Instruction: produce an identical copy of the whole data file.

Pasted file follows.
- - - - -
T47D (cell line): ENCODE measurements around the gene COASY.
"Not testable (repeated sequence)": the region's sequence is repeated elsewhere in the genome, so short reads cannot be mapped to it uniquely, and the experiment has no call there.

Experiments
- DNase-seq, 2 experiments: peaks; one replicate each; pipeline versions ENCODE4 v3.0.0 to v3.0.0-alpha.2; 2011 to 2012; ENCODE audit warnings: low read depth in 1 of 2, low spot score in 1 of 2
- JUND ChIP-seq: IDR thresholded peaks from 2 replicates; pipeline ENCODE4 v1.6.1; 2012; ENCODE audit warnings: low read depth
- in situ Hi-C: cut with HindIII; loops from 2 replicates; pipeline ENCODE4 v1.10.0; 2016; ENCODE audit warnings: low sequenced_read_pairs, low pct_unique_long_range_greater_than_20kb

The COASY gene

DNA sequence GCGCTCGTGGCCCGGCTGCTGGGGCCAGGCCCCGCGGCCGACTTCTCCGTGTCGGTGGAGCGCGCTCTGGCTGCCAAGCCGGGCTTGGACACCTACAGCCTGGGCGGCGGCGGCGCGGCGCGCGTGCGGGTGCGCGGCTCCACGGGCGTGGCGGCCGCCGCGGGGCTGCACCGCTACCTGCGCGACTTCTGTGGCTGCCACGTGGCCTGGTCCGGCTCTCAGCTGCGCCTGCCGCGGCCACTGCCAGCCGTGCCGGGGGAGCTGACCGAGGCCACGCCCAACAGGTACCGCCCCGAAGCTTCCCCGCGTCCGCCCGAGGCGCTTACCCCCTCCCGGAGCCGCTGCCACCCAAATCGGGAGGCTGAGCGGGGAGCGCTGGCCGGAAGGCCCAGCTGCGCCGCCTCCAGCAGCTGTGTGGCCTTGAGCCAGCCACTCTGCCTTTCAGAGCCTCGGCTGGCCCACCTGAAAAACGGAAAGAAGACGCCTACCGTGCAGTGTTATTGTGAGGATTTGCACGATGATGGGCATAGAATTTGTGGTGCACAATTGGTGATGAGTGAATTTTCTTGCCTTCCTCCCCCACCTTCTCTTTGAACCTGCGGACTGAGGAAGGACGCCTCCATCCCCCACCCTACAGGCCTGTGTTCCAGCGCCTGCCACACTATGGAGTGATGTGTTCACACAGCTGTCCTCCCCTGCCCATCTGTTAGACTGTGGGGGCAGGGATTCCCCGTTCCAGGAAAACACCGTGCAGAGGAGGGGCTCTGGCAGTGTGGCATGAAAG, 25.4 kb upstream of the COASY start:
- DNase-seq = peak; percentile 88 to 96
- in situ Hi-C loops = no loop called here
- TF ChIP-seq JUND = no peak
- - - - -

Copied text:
T47D (cell line): ENCODE measurements around the gene COASY.
"Not testable (repeated sequence)": the region's sequence is repeated elsewhere in the genome, so short reads cannot be mapped to it uniquely, and the experiment has no call there.

Experiments
- DNase-seq, 2 experiments: peaks; one replicate each; pipeline versions ENCODE4 v3.0.0 to v3.0.0-alpha.2; 2011 to 2012; ENCODE audit warnings: low read depth in 1 of 2, low spot score in 1 of 2
- JUND ChIP-seq: IDR thresholded peaks from 2 replicates; pipeline ENCODE4 v1.6.1; 2012; ENCODE audit warnings: low read depth
- in situ Hi-C: cut with HindIII; loops from 2 replicates; pipeline ENCODE4 v1.10.0; 2016; ENCODE audit warnings: low sequenced_read_pairs, low pct_unique_long_range_greater_than_20kb

The COASY gene

DNA sequence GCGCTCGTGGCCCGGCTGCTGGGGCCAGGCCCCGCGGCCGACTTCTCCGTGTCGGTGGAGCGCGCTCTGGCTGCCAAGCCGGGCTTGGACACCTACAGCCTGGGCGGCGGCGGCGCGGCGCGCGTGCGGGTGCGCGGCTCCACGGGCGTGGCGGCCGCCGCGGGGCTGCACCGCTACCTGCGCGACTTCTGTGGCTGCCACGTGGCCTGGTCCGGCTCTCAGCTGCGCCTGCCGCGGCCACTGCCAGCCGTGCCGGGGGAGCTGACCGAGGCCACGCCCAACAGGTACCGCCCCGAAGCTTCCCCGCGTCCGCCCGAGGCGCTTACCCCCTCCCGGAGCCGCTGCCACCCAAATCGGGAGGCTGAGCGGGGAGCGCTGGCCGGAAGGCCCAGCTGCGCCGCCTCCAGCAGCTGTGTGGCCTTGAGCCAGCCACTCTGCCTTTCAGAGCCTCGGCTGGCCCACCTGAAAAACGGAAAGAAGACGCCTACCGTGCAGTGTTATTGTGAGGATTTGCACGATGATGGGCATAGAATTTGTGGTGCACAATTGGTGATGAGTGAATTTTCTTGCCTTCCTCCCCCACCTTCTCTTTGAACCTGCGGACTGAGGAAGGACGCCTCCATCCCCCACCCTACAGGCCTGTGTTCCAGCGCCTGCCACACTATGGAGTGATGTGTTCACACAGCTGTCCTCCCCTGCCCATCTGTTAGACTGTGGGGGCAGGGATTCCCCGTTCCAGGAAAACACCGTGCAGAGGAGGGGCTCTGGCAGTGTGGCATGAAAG, 25.4 kb upstream of the COASY start:
- DNase-seq = peak; percentile 88 to 96
- in situ Hi-C loops = no loop called here
- TF ChIP-seq JUND = no peak